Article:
Tuesday, August 26, 2014

The Ultimate Skeptic's Head Trip (Part 3)

I'm at the third psychedelic post of prose which has spewed forth from my fingers. If you haven't read the first two, you may want to:
` I've spent most of Part 1 focusing on common misconceptions about psychedelic (literally "mind-expanding") drugs, and some of their effects on one's senses and sense of self, etc. -- although I did let Jennifer Ouellette do most of the talking.
` Part 2 is my own lengthy overview about some of the reasons why skeptics would find psychedelics interesting (including their roles in religion, art, and science), along with some of my strange encounters with people who seem somewhat 'on the inside, looking out'.

Since time has been short for writing, I've been exploiting material I've written over the previous months and expanding it into blog post form.
` This third post has actually taken a little work because it is a complete bastardization of the other two bits of psychedelically-themed emailage that I sent to the same person. The first involved some commentary on two articles that two different people had sent me links to in early July, which I read before getting back to packing up my stuff into storage.

That's when I went to The Amazing Meeting 2014 for science and skepticism (with minimal fear and loathing) in Las Vegas -- this time sleep-deprived in advance! Good thing there were plenty of opportunities to rest from all the chaos!
` As usual, my rambling around was quite mind-altering, from chats with myriad skeptics at the South Point to backstage with Penn and Teller at the Rio. It left me feeling almost energized, in a excitingly drained sort of way.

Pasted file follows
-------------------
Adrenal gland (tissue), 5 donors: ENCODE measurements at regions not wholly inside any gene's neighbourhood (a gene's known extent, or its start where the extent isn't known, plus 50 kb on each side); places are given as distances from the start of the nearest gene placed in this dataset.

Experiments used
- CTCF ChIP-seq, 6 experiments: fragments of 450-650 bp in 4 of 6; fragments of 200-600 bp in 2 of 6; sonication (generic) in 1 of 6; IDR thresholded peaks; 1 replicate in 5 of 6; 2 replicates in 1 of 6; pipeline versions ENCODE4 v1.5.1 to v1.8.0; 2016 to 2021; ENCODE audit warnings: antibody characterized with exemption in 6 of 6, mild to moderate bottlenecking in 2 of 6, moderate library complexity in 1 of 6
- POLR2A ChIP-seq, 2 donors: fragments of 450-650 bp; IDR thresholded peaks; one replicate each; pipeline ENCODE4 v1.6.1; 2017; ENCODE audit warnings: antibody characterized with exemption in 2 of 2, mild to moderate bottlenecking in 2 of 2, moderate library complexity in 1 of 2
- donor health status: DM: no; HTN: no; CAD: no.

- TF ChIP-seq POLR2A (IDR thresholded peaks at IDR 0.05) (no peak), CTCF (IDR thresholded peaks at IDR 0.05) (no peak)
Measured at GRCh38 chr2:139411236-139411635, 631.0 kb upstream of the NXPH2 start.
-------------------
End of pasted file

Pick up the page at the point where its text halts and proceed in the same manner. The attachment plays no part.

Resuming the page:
` I even spent much of my time seeking out people who found all this mind-bendingness fascinating. Even Captain Disillusion (who as I understand is from some kind of continuum), seemed spellbound by how they affect individuals and culture.
` With my podcast recorder, I interviewed various people about mentalism (Jonny Zavant), hypnosis (Matt Baxter) and psychedelics (with a neuroscientist whose name you probably wouldn't recognize), amongst other topics and skeptic-type folk.

I had also interviewed my email recipient before I had turned more of my podcasting interests towards such mind-bending topics. As I was back to podcast editing again in my new chaotic environment, I found a reason to send him one last email.
` This, then, is my lovely bastardization, which, like the original, starts out with my commentary on an article sent to me from Mind Unleashed called, Scientists Studied What Psychedelics Do to the Brain, and it's Not What You've Been Told.
` It refers to this placebo-controlled study, which shows that long-lasting psychological growth and increased openness can indeed be achieved with proper psychedelic therapy, particularly after a relatively high ego-dissolving dose.
` I recommend reading both. In the article, my eye was caught by such paragraphs as:

"...[T]he researchers say that those changes in personality are highly atypical, because personalities tend to be pretty set in stone after the age of 25-30. According to postdoctoral researcher Katherine MacLean, who contributed to the study, “This is one of the first studies to show that you actually can change adult personality.”